- The Washington Times - Saturday, April 12, 2008

Santeria priest appeals slaughter ban

EULESS, Texas — A Santeria priest has filed an appeal in federal court after he lost his religious-freedom challenge to a city ban on animal slaughter.

The Washington-based Becket Fund for Religious Liberty filed an appeal Tuesday on behalf of Jose Merced to the 5th U.S. Circuit Court of Appeals in New Orleans.

“The First Amendment was written to protect the ability of all faiths to worship in their own homes and in their own way,” Kevin “Seamus” Hasson, president of the Becket Fund said in a statement. “People of all faiths should be concerned when the government says someone cannot practice their religion in their own home.”

Mr. Merced — an Oba, or priest — said animal sacrifices are an essential devotion in Santeria, a religion that emerged in Cuba when Yoruba slaves fused elements of Roman Catholicism with their religious traditions from Africa.

Mr. Merced sought a permit from Euless officials but was denied permission to sacrifice goats as part of a religious ceremony. For the rite, a 4-inch blade is used to sever an animal’s carotid artery, letting blood fall on a shrine. The animal is then prepared and eaten.

Euless officials have insisted in court that local sanitation ordinances prohibit the slaughter of certain kinds of animals inside city limits. Officials could not discuss the case because the city does not comment on pending litigation, said Euless spokeswoman Betsy Deck.

Indiana order gives up monastery

INDIANAPOLIS — The shrinking number of women called to Roman Catholic religious vocations has caught up with the Carmelite Sisters of Indianapolis. They’re giving up their monastery and moving in with another order 60 miles away.

The Carmelites, who’ve maintained a presence on Indianapolis’ northwest side for 75 years, are moving this summer to the southeastern Indiana town of Oldenburg to live alongside the Sisters of St. Francis.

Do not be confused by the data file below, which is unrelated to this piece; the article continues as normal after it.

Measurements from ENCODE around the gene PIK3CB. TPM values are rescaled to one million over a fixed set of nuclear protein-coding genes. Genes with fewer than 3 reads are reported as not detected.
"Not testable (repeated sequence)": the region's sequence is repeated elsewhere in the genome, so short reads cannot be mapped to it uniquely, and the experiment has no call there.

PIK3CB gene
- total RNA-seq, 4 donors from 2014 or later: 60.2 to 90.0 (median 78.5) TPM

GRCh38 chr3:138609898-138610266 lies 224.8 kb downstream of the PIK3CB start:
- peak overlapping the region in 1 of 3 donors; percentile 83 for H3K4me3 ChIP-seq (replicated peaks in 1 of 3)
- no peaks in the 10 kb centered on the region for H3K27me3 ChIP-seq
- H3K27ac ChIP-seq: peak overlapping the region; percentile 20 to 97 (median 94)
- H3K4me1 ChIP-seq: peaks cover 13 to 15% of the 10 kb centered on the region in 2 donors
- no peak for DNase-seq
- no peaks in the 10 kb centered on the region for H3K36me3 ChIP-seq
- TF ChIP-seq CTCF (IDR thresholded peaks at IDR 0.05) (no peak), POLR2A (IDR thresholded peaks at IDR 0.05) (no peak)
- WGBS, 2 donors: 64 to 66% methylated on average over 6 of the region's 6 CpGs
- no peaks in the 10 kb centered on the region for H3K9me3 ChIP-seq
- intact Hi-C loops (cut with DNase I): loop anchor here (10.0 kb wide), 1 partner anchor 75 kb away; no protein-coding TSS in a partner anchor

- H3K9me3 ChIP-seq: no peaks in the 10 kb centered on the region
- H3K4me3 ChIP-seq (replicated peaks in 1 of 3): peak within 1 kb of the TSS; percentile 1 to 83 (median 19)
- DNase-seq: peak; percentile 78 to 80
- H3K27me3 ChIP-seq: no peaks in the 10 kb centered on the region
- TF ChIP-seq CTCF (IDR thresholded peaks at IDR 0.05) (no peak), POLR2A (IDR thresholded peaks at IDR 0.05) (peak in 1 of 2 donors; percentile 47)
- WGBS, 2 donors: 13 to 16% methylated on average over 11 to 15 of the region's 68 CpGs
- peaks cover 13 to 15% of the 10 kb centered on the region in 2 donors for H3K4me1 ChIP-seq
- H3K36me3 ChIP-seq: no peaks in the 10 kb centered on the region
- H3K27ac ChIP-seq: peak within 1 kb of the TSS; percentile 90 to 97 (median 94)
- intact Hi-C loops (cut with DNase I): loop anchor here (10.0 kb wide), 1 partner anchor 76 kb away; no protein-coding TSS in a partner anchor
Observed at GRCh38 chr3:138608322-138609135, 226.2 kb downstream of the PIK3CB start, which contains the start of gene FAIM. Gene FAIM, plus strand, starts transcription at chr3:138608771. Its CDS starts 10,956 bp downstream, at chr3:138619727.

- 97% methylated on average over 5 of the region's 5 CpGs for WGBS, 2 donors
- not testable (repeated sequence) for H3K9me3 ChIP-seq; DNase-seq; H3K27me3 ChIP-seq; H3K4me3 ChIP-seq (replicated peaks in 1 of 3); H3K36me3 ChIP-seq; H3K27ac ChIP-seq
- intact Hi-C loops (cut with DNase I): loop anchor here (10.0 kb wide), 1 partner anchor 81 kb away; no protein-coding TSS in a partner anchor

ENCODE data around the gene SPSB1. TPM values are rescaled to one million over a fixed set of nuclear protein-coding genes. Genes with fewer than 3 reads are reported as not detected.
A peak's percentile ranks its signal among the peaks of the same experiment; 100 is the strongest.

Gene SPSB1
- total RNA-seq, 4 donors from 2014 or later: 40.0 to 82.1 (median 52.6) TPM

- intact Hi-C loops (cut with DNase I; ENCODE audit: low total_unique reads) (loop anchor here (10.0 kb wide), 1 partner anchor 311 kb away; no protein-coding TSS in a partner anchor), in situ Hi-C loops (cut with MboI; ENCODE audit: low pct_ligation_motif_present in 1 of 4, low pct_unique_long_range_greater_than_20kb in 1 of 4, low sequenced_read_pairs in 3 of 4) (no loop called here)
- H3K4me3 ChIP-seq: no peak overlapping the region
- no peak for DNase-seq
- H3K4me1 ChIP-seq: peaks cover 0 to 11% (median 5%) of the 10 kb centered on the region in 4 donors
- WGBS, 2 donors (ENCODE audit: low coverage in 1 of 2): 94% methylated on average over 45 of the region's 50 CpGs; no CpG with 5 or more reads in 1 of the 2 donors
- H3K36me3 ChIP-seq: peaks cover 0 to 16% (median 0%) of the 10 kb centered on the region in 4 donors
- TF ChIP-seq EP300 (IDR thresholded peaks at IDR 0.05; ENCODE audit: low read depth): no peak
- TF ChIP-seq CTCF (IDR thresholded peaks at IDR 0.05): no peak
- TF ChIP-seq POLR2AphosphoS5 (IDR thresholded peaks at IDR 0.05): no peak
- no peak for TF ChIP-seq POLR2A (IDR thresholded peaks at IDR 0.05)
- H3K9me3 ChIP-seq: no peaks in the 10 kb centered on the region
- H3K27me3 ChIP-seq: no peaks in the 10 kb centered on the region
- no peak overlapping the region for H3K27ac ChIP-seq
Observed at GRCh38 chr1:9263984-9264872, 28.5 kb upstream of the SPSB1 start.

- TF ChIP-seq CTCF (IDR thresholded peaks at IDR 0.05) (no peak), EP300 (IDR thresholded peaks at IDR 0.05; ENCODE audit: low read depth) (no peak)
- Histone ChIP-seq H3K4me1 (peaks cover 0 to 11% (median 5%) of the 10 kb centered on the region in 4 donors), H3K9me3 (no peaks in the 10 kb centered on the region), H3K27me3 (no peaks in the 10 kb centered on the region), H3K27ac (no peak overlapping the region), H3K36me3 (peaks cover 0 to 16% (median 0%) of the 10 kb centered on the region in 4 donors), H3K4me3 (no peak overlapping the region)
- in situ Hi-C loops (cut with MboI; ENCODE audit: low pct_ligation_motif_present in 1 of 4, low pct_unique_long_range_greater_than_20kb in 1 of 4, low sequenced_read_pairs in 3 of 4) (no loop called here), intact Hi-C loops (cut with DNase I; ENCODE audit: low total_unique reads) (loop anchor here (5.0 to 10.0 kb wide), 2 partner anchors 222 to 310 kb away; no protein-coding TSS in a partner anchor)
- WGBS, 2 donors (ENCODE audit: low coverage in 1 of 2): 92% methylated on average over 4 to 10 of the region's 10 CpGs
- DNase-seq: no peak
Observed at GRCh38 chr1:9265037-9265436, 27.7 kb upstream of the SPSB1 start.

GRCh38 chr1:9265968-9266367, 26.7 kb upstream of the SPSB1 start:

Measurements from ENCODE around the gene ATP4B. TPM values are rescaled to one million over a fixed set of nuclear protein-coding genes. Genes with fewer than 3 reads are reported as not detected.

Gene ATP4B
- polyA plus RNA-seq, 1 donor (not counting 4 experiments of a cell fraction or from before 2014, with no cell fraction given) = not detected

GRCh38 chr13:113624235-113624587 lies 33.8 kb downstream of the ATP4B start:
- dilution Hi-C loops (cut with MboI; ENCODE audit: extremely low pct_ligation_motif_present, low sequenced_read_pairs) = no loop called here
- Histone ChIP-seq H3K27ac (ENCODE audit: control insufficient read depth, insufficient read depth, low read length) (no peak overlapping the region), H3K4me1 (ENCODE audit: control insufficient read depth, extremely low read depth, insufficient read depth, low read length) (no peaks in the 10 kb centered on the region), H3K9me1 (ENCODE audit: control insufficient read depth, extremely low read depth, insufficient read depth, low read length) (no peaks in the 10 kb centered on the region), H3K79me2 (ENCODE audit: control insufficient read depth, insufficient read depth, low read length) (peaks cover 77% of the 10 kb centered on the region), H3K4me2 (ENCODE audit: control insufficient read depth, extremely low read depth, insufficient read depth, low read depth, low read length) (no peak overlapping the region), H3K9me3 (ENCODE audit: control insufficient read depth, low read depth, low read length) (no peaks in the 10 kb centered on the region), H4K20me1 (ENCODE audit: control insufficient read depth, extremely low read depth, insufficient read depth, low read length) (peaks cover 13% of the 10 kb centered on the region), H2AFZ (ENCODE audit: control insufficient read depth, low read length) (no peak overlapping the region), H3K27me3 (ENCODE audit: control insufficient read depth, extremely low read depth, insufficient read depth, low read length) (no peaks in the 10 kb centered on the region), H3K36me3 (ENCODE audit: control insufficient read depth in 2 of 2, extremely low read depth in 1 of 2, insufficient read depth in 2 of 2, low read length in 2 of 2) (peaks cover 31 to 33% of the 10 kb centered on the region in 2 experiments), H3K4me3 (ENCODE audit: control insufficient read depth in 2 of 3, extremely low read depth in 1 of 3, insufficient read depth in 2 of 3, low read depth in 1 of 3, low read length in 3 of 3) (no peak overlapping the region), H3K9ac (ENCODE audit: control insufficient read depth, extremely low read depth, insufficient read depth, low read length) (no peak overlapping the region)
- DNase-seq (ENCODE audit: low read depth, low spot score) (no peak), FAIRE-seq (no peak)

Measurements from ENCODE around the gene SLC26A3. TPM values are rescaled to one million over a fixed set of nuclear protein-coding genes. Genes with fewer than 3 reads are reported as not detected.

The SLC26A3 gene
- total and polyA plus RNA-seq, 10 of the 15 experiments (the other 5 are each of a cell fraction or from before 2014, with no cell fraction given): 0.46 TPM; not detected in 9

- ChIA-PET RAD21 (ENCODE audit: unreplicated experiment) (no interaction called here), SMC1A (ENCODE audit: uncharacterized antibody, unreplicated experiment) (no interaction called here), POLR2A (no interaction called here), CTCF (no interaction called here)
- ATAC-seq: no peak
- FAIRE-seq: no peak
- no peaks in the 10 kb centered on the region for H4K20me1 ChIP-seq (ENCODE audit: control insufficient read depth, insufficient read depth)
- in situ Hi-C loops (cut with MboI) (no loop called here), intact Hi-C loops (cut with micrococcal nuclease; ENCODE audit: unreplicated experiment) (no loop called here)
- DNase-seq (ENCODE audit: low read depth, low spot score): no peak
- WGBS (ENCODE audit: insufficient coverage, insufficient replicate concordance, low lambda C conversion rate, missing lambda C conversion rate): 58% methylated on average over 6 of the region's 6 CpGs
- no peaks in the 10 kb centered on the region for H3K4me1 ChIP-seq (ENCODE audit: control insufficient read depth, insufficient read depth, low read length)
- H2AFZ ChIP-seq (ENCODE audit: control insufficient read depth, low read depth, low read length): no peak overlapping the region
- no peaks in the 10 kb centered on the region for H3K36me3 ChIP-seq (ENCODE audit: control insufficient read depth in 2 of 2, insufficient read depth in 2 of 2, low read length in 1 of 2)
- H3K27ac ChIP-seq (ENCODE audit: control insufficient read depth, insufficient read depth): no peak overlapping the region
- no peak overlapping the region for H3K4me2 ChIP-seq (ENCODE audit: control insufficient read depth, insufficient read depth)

The Carmelites’ numbers have fallen off to just nine sisters from 12 four years ago, and their average age has grown to the mid-70s. Meanwhile, efforts in recent years to recruit new members have produced few takers.

“We feel we will have quite a few more years to live our life the way it is supposed to be lived. Then we will die out. There is no question about that,” said Sister Jean Alice McGoff, prioress of the monastery and a resident for 59 years.

It’s a fate other religious orders for women also face, said Patricia Ann Wittberg, a sociologist at Indiana University-Purdue University Indianapolis.

Teacher settles row on anti-Islam speaker

RALEIGH, N.C. — A former Wake County high school teacher has reached an agreement with officials after he was punished for inviting an anti-Islamic speaker to talk to his students.

Attorney Billy Strickland said he couldn’t immediately disclose terms of the deal reached Monday with Robert Escamilla. Mr. Strickland said that the agreement was contingent upon the school district performing some actions that he couldn’t reveal.

Mr. Escamilla was suspended in February 2007 after he invited an Egyptian-born Christian evangelist to speak at Enloe High School. Complaints arose over how the speaker denounced Islam and warned female students not to marry Muslim men.

Mr. Escamilla was reprimanded and sent to work at an alternative school. The school board also released negative parts of his personnel file to justify its decision not to return Mr. Escamilla to Enloe.

From wire dispatches and staff reports

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